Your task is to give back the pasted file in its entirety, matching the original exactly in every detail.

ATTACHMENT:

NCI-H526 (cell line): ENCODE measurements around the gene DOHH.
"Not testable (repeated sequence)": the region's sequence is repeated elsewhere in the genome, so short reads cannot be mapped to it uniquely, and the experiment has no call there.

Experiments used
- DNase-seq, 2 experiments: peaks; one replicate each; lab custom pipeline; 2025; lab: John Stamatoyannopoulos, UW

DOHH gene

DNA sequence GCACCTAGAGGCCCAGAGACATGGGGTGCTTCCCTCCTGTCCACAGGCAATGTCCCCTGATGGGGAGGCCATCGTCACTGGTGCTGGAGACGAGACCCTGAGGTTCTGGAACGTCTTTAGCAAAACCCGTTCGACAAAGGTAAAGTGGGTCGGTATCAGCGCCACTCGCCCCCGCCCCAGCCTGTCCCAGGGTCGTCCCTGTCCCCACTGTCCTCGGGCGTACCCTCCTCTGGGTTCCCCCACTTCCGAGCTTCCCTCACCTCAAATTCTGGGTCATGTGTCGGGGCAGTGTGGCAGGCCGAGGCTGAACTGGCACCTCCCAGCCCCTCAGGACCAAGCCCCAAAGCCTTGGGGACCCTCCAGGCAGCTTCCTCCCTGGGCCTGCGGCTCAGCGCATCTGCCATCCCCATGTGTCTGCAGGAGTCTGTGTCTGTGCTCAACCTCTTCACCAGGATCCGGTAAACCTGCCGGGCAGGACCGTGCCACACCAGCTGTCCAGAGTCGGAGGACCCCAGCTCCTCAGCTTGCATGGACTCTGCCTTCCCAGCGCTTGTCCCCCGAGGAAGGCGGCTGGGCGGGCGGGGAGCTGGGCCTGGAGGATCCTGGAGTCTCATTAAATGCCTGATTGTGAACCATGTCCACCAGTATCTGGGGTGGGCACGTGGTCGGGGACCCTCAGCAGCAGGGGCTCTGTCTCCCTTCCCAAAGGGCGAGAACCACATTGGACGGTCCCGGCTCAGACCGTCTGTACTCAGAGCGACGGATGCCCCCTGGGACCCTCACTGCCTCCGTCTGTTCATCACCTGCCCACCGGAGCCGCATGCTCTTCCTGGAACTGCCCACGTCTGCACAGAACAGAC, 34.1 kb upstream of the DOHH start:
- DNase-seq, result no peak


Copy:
NCI-H526 (cell line): ENCODE measurements around the gene DOHH.
"Not testable (repeated sequence)": the region's sequence is repeated elsewhere in the genome, so short reads cannot be mapped to it uniquely, and the experiment has no call there.

Experiments used
- DNase-seq, 2 experiments: peaks; one replicate each; lab custom pipeline; 2025; lab: John Stamatoyannopoulos, UW

DOHH gene

DNA sequence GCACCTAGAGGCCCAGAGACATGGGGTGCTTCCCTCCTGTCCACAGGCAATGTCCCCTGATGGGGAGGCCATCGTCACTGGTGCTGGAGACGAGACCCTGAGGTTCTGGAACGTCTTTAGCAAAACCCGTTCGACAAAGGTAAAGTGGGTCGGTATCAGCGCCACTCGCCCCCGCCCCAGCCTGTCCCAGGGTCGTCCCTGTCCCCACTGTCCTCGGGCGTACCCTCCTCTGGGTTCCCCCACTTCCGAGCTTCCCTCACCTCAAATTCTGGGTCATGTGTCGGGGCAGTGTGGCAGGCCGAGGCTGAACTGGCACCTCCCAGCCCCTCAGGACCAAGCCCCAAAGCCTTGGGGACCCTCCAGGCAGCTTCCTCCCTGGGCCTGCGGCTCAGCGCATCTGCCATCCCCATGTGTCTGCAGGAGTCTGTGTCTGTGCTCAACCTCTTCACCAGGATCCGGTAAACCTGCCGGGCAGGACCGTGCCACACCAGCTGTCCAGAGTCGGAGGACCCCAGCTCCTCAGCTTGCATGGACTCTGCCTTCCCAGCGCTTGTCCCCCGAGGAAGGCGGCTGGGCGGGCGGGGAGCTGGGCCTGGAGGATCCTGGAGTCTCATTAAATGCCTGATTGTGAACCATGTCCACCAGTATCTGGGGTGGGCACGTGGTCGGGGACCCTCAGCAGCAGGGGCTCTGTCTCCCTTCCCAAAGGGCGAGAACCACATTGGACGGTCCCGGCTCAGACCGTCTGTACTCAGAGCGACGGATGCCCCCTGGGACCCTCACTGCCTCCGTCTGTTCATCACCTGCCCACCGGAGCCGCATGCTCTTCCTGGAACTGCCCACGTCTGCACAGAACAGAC, 34.1 kb upstream of the DOHH start:
- DNase-seq, result no peak